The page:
Too many competing business priorities speaks for itself. More and more, we see people having to take on more than one role or do other things that they didn’t expect that they would have to do.

To overcome these concerns, the first thing to focus on is the deployment of technology. Regulators are expecting, especially in an environment where banks are under remote supervision, enterprise-wide risk management programs that connect to different parts of an organization and make sure that everybody is moving forward in a consistent way on implementing change. A fully functioning compliance management system integrated with an organization’s three lines of defense is another component. It’s also important to make solid business cases for more team members early, as everyone in an organization is constantly competing for resources. If you need those resources for compliance, you need to make a solid business case early on before available resources are gobbled up elsewhere by other business units.

Lastly, it is important to have a very solid and comprehensive regulatory change management program in place that captures what’s happening across the regulatory community and is able to identify requirements, map those requirements to products and roles and make sure everybody understands what they need to do for implementation.

The survey found that only 28% of institutions have made significant progress on becoming fully digitized. What do you think is holding them up and how can they overcome this obstacle?

Burniston: Competitive factors and basic business economics are going to continue to drive the acceleration of digital transformation. Consumers are expecting seamless digital experiences from loan application to closings, including with loan signatures and loan payments. About the only positive thing about the pandemic is it moved digital transformation more in that direction. Other business transactions outside of banking are becoming more digital or entirely digital—and consumers are accustomed to that and expecting it. In the survey, 79% of respondents said that enhancing the customer experience for their organization was a very important driver of digital transformation.

Increased profitability was the primary driver behind our respondents’ movement toward the adoption of a digital lending process, with 85% saying that was very important to them.

With that said, when looking at that 28% number, that’s pretty good when you consider many of our respondents are smaller banks. The other way to look at that is almost 75% are making progress toward building out a fully digitized lending capability. That’s really a positive step.

Were there any findings from the survey that surprised you? If so, what were they and why?

Burniston: I had expected that more of our respondents were going to say that they were experiencing more regulatory scrutiny on their fair lending exams. We have 16% of our respondents indicating more scrutiny, and that was higher than in 2021. Why more? Well, regulatory focus on fair lending is very high. We’re going to watch that one for 2023, but I did expect that was going to go up a little bit higher.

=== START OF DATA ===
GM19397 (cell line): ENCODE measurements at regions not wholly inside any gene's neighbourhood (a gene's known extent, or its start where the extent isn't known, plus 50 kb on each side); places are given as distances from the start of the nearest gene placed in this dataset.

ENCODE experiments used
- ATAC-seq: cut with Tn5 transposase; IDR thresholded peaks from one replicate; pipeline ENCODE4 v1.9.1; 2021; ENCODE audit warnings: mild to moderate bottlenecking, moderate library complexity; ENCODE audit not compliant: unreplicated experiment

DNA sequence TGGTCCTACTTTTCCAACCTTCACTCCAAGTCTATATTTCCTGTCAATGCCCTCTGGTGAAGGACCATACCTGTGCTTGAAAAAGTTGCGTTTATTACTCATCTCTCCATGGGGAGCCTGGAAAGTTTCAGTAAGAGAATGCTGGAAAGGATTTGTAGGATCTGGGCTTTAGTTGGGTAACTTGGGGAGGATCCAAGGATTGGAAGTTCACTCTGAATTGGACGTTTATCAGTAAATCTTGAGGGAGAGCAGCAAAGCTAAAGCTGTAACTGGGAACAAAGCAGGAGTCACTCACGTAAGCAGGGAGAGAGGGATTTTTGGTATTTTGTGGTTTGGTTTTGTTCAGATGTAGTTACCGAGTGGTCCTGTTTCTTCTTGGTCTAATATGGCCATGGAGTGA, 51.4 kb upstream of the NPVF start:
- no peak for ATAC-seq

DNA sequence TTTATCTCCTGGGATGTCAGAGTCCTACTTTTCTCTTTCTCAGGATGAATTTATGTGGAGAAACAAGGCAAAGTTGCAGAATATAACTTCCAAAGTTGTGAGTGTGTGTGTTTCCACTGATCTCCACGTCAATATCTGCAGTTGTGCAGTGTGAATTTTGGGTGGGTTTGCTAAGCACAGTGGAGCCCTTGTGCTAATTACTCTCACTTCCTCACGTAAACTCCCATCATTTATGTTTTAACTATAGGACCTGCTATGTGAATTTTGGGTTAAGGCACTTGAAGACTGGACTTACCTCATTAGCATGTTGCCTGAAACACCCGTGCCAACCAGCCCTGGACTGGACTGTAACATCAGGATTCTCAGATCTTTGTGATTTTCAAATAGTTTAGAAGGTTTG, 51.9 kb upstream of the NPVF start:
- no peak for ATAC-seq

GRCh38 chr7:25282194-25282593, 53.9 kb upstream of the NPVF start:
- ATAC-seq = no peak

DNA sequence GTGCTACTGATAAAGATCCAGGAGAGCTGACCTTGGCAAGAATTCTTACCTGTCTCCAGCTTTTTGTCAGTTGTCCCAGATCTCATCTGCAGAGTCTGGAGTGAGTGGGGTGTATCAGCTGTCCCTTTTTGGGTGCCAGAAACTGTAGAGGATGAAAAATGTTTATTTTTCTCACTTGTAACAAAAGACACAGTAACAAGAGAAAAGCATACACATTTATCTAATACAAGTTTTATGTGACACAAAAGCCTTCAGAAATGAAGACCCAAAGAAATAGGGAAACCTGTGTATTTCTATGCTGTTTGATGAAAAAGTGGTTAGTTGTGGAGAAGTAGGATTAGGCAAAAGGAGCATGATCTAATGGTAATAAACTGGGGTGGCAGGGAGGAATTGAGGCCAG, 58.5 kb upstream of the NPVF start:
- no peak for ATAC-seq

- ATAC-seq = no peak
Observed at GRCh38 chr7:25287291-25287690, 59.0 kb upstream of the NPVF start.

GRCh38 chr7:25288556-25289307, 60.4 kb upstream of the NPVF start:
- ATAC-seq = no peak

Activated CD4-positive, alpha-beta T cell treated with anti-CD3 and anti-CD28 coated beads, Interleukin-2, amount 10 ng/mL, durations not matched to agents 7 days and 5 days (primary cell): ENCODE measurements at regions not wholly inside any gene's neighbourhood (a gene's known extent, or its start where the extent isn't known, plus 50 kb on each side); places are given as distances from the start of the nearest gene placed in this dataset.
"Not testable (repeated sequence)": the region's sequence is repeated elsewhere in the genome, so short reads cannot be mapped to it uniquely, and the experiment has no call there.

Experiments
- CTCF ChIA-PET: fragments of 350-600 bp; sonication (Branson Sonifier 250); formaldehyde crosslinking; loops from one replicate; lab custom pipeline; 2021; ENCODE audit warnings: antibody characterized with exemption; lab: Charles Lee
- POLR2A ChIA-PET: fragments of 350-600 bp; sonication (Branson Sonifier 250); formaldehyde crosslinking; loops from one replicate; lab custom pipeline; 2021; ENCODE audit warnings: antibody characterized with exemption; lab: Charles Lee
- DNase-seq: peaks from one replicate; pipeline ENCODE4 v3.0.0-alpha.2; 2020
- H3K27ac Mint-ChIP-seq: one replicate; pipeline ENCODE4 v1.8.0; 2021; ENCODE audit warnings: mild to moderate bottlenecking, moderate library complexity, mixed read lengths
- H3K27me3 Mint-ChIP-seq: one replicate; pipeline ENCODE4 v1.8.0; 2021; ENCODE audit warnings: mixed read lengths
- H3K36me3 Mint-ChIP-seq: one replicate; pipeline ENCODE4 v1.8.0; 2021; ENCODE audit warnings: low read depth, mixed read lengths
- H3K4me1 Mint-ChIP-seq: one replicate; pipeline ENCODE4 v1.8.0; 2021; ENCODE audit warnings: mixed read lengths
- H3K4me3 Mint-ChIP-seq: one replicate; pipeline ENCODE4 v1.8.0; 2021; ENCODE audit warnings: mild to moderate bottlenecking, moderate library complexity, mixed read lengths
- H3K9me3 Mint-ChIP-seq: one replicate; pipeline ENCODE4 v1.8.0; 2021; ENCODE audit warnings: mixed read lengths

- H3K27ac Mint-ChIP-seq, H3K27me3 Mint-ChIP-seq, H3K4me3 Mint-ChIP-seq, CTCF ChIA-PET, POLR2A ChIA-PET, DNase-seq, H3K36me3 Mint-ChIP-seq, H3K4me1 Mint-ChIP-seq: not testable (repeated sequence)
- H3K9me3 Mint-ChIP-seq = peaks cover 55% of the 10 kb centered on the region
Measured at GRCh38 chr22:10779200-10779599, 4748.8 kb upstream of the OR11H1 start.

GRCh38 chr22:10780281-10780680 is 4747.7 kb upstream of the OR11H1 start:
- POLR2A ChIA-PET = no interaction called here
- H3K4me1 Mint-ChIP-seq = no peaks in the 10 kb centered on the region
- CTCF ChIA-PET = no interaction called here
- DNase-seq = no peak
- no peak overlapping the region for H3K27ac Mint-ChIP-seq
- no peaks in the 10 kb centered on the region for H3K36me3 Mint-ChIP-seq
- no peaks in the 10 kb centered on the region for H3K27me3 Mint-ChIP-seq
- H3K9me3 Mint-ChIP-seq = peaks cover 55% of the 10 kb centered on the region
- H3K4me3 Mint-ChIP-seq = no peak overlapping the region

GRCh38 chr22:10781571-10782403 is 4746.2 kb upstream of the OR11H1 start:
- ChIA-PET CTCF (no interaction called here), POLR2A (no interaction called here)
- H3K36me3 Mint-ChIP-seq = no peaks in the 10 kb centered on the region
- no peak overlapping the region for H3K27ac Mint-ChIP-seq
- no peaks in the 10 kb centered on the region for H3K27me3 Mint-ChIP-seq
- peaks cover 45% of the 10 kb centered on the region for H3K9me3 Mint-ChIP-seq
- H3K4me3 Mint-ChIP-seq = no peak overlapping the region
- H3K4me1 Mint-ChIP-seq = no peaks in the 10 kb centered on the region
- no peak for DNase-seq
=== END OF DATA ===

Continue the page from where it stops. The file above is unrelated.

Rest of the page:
The other thing I expected to see more concern about (and was surprised that we didn’t) was climate financial risk management. We had 27% of our respondents indicating they were giving significant attention to climate risk related risk management, with 23% giving it some consideration. If you look at where we were at the beginning of 2021, there was a lot of anticipation about not only what was going to come from the federal prudential regulators, but also from the SEC with regard to any climate-related regulatory reporting rules. We did see some proposals there. We did see the prudential regulators moving in the direction of being able to provide clearer and better expectations, and we’ll see more of that this year. But I did expect that number to be a little bit higher than 50, even though it’s still pretty significant.

Some other surprises included increases in the scores for managing risks across business lines, giving us our highest number, at 59%, in the past four years. However, when we look back at when we began the survey 10 years ago, that number was close to about 70%. Third-party risk management went from about 15% of folks identifying it last year to 26% this year. That’s a lot. It probably reflects a lot of growth in partnerships with third-party firms, making regulators pay more attention to third-party risk management. We also saw increases in compliance management system investments. All the numbers for every category we asked about were up.

Finally, there are environmental factors that are weighing heavily on our respondents, such as interest rate increases, inflation and the possibility or potential for a recession. In addition, 73% of respondents indicated they thought that an overall reduction in regulatory burden was either somewhat or very unlikely over the next two years. That’s the highest number we’ve ever received on that particular question, and we ask it every year.

Timothy Burniston
Senior Advisor, Regulatory Strategy

Timothy R. Burniston joined Wolters Kluwer in December 2011 to lead the company’s Risk and Compliance consulting practice. Under his leadership, the practice grew significantly in scope and now enjoys a national reputation for excellence.

Regulatory & Risk Management Indicator
Measures 10 critical factors that help illustrate the overall level of regulatory and risk management pressures that U.S. banks and credit unions face.